Monday, May 2, 2016

Resilience



I always say that I want my students to be resilient.

I think (in my head) that resilience is something you just get from moments of failure, of trying again. For feeling the fear and doing it anyway. Those things that make you stronger mentally to cope with the next challenge.

What I hadn't thought about was what do our students need that resilience for now in terms of their mental health.

This article looks at the mental health of New Zealand teenagers and the increased amount of teens taking medication for depression and anxiety.  The article was timely as I had just had a discussion with a dear friend of mine about her own teenage son and his battle (well more her battle) with what is clinical depression and what is just normal teenage emotional development.  I was horrified to hear that half of his friends are on anti-depressants. It made me wonder about quick fixes, trends and what on earth is happening????

The article suggests that the current generation of teenagers may not have the resilience to cope with increasing pressures or "triggers" of today's society.  I want to stop at the point and come back to my role as a teacher. Is the resilience I am trying to build in my classroom enough? Are the students who are in primary now better prepared for what's to come? Were our current teens "cotton-wooled" as the article suggests? Can I do more?

Then I read this awesome article on the Minecraft Generation from the New York Times. Here are these students who create their own problems for each other. One student quotes within his creative landscape: "The journey matters more than what you get in the end". And here we are back to one of my favourite things in education: Play.  The unpredictable nature of play, the social nature of play and the unmistakable way in which play can be a rehearsal for life. So how does this fit in with the resilience/mental health train of thought? Well in minecraft kids are constantly hacking the system and making it work for them, they negotiate and create their own communities, rules and manage resources. They are effectively solving the world's problems while playing a game (Seth Frey).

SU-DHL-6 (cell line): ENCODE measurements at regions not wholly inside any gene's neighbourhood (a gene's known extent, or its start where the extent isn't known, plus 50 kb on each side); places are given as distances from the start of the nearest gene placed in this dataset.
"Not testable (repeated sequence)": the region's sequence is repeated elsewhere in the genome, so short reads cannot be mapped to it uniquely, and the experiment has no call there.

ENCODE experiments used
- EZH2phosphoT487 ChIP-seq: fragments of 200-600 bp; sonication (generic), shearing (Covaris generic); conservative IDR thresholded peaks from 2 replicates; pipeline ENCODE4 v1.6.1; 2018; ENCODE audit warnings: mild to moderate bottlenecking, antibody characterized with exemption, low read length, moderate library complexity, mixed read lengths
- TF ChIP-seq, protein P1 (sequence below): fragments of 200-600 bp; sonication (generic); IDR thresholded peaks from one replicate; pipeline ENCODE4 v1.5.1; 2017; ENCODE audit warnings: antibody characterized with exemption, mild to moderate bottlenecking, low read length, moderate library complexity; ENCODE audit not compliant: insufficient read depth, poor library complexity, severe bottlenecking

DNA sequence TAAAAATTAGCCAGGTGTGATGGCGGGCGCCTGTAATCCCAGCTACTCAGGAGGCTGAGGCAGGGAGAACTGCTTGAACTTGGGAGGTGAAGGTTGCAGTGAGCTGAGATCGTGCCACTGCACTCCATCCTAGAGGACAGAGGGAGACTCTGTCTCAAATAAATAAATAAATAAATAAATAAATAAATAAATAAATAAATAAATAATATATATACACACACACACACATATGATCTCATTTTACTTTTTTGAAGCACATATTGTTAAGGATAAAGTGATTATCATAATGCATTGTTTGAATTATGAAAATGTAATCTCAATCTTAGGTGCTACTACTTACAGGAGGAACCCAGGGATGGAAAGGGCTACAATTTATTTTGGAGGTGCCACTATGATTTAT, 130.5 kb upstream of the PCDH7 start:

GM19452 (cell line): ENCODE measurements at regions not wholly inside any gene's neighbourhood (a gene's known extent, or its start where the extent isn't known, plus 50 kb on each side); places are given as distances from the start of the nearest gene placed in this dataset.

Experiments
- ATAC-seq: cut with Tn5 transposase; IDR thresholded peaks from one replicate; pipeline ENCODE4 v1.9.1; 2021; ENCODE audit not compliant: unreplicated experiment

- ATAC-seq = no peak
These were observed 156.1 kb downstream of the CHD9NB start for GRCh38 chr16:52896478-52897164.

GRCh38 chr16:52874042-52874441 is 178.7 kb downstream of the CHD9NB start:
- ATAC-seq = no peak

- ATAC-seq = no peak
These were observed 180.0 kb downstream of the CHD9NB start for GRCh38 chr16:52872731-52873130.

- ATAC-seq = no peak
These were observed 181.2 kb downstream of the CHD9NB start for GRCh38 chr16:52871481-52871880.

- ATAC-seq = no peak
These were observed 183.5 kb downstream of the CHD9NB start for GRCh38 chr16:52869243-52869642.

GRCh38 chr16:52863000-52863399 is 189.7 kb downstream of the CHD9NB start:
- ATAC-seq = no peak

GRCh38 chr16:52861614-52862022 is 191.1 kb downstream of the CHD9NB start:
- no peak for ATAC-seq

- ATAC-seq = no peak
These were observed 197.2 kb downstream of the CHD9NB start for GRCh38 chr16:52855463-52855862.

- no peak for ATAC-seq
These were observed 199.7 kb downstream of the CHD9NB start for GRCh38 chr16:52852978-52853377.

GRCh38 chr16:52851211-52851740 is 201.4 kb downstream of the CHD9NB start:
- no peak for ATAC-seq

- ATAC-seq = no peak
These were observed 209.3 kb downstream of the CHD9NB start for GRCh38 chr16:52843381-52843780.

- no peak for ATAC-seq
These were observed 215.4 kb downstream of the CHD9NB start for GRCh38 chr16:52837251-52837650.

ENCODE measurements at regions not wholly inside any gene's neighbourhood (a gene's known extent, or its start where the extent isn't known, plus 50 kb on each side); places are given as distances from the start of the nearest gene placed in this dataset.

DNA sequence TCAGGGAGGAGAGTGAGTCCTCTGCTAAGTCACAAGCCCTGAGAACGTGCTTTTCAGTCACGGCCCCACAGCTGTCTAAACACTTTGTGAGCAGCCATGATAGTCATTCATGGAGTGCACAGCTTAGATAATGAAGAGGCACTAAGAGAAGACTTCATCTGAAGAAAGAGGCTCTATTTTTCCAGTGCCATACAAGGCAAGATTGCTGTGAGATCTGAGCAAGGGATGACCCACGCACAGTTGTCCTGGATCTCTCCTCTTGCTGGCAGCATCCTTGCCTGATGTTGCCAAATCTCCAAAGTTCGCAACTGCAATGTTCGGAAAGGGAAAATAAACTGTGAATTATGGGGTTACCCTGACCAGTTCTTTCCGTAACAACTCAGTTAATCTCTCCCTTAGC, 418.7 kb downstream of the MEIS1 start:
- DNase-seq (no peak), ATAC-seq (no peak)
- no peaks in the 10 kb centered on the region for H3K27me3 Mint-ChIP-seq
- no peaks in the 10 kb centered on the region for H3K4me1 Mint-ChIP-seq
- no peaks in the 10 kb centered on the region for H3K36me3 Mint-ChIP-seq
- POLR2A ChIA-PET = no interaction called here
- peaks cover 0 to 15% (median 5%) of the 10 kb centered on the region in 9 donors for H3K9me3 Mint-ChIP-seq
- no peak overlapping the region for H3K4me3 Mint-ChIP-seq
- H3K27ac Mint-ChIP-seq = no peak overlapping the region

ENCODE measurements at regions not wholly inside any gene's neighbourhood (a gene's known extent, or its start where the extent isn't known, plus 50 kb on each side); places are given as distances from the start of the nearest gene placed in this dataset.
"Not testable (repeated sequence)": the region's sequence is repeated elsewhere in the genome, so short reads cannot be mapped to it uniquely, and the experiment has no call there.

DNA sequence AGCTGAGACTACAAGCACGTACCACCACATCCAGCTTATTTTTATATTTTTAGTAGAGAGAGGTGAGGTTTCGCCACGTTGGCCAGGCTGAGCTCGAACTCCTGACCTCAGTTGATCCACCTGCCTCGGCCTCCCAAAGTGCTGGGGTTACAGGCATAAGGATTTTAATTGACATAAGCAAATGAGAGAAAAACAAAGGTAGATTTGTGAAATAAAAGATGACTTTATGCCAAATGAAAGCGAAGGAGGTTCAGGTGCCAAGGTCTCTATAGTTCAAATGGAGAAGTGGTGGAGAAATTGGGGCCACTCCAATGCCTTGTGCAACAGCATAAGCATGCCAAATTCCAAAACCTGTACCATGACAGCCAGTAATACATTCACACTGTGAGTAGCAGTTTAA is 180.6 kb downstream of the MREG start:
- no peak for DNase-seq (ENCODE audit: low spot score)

So our students are capable, and they have shown themselves to be capable and resilient problem solvers in these online gaming environments. So how can we use this to encourage our students to use their skills in the real world?  And if I/we are successful in building up resilience in the classroom environment how much of this will spill out into their "real world"?

Interestingly Francis Valentine from The Mindlab recently quoted in this article that what we are doing in education now will take another 6 years to see the impact. This will happen when our problem solving, critical thinkers begin university and start questioning (those practices?). So what I am interested in keeping in the loop with is the resilience of young people. Are we making a difference? And perhaps I too will have to wait 6 years to see those results... (hence my documentation of my thinking at this time).